We've updated our Privacy Policy to make it clearer how we use your personal data.

We use cookies to provide you with a better experience. You can read our Cookie Policy here.

Advertisement
Rectangle Image
News

Earthworms a Natural and Sustainable Solution for Reducing Antibiotic Resistance Genes in Soil

Rectangle Image
News

Earthworms a Natural and Sustainable Solution for Reducing Antibiotic Resistance Genes in Soil

Credit: Pexels/ Pixabay
Read time:
 

Earthworms improve the soil by aerating it, breaking down organic matter and mineralizing nutrients. Now, researchers reporting in ACS’ Environmental Science & Technology have dug up another possible role: reducing the number and relative abundance of antibiotic-resistance genes (ARGs) in soils from diverse ecosystems. These results imply that earthworms could be a natural, sustainable solution to addressing the global issue of antibiotic resistance, the researchers say.

The overuse of antibiotics in humans and animals has caused ARGs to accumulate in soils, which could contribute to the rise in antibiotic-resistant infections. Earthworms consume tons of soil per year worldwide, and their guts have a unique combination of low-oxygen conditions, neutral pH and native microbial inhabitants that could have an effect on ARGs. However, the role of earthworms in the spread of antibiotic resistance has been controversial. Some studies in controlled settings suggest that their guts are hot spots for ARGs, which they can spread through soil with their movements, while other studies indicate that the earthworms’ guts can reduce ARG abundance by destroying host bacteria and mobile genetic elements. To better understand the issue, Yong-Guan Zhu and colleagues wanted to compare the microbiomes and ARGs of earthworm guts with those of soils from diverse ecosystems across China.

The researchers collected earthworms and surrounding soil samples from 28 provinces in China. Then, they analyzed the composition of microbial communities in the worms’ guts and the surrounding soil, finding that they differed between guts and soil and also among sites. In addition, the team found a lower number and relative abundance of ARGs in the earthworm guts than in the corresponding soil across all sampling sites. The earthworm guts also had lower levels of bacterial species that commonly host ARGs. These bacteria and their ARGs could be destroyed during digestion, or bacteria that live in the gut could out-compete them, the researchers say. In other experiments, they used controlled environments to show that the number and relative abundance of ARGs were higher in earthworm guts than in their feces, and that the addition of earthworms reduced ARGs in soil samples. These findings suggest that earthworms have the potential to mitigate these genes in soils as a form of natural bioremediation, the researchers say.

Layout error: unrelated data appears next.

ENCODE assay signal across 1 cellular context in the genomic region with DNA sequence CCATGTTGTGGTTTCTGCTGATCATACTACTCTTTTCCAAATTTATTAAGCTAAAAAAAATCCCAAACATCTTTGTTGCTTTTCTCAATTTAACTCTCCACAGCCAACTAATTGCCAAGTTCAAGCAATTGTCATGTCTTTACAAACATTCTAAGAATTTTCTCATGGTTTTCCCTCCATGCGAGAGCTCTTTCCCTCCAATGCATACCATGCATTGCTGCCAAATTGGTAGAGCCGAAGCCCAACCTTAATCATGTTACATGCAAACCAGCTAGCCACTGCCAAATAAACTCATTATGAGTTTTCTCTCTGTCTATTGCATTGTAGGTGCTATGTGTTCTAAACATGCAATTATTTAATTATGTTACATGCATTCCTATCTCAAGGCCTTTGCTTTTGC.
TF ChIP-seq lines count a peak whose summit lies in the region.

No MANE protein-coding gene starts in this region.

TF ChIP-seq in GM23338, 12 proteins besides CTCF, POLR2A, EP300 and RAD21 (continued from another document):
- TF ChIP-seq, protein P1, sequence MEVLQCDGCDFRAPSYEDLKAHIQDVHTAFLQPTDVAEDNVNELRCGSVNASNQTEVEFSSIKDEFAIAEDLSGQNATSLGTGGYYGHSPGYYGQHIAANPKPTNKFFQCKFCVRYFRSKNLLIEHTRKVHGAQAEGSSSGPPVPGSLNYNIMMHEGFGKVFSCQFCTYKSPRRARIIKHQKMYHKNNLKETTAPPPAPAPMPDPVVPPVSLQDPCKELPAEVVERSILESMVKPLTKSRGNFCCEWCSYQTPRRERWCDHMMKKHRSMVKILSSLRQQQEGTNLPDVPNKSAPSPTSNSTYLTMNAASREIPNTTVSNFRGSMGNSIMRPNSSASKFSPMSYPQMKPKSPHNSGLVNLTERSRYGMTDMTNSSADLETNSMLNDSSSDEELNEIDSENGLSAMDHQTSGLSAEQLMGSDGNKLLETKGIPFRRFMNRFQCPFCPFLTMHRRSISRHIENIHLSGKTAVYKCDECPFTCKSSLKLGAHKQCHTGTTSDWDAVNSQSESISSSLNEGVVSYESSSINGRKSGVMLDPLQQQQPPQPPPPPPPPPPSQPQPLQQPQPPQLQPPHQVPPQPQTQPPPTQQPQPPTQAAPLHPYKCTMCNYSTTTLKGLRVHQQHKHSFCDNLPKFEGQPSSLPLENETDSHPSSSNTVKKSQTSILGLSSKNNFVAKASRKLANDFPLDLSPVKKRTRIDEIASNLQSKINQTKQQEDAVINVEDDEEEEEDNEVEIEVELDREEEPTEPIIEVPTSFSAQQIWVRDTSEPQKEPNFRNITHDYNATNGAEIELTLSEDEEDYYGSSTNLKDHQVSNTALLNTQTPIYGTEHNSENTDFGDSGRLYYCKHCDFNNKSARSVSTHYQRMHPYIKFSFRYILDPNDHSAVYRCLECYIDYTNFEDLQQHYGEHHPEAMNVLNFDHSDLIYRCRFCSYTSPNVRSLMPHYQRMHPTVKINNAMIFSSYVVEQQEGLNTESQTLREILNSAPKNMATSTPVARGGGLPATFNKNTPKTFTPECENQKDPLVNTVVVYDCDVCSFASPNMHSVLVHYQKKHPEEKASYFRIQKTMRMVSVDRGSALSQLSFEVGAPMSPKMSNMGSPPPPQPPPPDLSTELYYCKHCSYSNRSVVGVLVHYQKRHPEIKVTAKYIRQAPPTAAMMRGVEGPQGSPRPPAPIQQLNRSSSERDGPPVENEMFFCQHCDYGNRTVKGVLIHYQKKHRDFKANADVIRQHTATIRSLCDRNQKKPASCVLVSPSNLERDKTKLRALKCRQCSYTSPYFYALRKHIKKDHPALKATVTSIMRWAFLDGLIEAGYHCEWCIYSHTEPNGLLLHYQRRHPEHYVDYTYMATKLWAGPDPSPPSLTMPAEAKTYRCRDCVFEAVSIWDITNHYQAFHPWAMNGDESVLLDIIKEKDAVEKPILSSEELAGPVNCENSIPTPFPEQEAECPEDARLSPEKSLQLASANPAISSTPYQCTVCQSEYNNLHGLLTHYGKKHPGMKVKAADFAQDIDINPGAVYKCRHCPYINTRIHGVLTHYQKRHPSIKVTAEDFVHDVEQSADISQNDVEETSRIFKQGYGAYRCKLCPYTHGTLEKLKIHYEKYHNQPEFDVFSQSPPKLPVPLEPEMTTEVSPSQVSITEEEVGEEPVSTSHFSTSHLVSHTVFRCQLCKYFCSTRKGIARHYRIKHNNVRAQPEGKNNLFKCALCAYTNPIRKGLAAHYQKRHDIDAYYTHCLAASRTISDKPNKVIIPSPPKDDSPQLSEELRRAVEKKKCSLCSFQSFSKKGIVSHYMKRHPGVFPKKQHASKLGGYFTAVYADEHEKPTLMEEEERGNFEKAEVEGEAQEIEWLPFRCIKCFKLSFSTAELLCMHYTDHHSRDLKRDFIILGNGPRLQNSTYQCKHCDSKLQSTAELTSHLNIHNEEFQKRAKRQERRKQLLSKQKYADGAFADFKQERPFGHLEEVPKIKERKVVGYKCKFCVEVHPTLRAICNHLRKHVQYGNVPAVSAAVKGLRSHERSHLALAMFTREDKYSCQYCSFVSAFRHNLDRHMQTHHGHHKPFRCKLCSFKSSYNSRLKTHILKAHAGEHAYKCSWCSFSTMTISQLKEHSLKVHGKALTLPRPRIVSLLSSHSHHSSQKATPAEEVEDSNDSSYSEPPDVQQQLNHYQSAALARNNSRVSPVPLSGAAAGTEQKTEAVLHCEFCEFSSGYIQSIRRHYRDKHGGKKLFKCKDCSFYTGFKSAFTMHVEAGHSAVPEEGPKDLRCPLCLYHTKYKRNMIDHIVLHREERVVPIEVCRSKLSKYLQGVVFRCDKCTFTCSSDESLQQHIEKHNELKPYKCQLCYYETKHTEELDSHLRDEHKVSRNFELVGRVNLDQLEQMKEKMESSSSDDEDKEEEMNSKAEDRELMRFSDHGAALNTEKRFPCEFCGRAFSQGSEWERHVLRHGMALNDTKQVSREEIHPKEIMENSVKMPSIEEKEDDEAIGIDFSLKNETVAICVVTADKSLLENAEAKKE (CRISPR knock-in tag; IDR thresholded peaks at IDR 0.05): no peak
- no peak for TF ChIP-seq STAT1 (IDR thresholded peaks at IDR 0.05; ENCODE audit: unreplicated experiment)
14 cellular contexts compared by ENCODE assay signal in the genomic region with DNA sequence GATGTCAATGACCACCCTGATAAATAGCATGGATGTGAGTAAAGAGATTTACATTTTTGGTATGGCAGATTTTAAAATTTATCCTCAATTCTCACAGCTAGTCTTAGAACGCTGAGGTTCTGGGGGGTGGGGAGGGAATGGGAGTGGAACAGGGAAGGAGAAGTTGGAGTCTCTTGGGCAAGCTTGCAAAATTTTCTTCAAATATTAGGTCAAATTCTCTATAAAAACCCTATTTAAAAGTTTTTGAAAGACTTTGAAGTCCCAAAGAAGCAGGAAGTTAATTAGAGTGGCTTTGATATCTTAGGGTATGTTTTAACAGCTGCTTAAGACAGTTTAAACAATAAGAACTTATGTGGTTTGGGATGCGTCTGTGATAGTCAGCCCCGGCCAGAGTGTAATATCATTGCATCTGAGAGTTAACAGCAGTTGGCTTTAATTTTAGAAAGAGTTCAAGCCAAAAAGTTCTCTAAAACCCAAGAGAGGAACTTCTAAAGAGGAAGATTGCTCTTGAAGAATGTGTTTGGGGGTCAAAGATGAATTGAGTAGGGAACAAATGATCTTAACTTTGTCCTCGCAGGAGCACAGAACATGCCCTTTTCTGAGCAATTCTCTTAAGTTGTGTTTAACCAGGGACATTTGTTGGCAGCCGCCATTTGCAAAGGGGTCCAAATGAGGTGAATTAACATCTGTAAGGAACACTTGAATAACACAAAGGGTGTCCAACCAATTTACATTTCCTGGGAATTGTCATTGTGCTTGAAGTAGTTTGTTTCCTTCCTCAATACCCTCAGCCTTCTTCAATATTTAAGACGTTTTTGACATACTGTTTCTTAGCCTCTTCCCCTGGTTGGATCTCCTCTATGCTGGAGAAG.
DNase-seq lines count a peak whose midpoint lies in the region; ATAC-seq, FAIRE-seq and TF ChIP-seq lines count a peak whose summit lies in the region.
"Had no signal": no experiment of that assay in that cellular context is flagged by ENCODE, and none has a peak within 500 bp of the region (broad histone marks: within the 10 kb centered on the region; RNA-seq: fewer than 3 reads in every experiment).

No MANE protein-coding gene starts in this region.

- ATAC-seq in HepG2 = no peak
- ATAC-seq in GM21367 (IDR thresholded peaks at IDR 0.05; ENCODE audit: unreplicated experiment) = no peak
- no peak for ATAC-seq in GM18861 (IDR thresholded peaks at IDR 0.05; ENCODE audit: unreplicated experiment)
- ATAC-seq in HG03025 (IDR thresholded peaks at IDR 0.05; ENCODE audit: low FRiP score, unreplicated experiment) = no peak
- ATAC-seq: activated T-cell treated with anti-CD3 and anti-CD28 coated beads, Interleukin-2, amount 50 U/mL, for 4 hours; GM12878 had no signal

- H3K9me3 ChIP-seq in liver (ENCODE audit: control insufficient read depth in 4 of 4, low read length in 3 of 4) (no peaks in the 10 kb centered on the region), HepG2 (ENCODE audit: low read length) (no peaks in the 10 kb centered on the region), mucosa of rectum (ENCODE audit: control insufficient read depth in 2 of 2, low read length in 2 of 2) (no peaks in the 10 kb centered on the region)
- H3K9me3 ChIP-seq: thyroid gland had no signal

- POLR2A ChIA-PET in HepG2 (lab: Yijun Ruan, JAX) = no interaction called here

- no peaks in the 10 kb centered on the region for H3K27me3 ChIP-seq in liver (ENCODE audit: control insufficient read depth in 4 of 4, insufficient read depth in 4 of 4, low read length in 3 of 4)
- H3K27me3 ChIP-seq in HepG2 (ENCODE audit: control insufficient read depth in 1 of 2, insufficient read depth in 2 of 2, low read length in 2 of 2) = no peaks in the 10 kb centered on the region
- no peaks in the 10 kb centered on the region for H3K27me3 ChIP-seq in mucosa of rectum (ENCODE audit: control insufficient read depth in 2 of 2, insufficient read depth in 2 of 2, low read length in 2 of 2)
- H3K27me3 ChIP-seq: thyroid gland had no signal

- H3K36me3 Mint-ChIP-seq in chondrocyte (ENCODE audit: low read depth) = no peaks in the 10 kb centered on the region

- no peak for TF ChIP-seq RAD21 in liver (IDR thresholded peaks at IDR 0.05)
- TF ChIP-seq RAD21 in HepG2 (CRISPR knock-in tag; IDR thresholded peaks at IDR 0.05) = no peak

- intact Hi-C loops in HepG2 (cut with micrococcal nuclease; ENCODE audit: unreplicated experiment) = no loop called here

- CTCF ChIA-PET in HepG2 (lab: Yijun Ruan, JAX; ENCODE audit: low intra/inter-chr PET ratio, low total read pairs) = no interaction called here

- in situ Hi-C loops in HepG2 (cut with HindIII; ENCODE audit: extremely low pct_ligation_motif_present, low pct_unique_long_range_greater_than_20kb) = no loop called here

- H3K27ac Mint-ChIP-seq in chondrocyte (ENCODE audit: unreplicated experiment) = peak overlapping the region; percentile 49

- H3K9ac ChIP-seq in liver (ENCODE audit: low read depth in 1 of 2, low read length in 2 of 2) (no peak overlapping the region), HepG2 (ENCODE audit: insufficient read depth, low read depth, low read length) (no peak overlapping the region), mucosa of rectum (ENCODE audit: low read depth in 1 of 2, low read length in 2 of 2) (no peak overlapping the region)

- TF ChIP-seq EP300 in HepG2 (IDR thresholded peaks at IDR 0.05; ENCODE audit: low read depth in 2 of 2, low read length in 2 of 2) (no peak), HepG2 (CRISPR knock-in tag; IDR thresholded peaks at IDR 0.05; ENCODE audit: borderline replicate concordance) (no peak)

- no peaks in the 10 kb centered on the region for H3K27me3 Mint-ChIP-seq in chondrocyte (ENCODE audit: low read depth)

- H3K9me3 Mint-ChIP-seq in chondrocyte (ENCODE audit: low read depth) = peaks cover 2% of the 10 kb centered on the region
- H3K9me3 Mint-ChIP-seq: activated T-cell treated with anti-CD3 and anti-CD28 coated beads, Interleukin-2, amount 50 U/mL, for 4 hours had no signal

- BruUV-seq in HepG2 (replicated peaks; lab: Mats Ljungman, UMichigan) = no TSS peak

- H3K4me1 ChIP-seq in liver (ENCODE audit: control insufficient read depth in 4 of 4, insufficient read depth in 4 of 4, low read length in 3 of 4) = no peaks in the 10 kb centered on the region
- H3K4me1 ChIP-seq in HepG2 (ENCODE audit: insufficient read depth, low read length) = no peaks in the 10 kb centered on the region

Reference: Zhu D, Delgado-Baquerizo M, Su J-Q, et al. Deciphering potential roles of earthworms in mitigation of antibiotic resistance in the soils from diverse ecosystems. Environ Sci Technol. 2021. doi: 10.1021/acs.est.1c00811

This article has been republished from the following materials. Note: material may have been edited for length and content. For further information, please contact the cited source.

Advertisement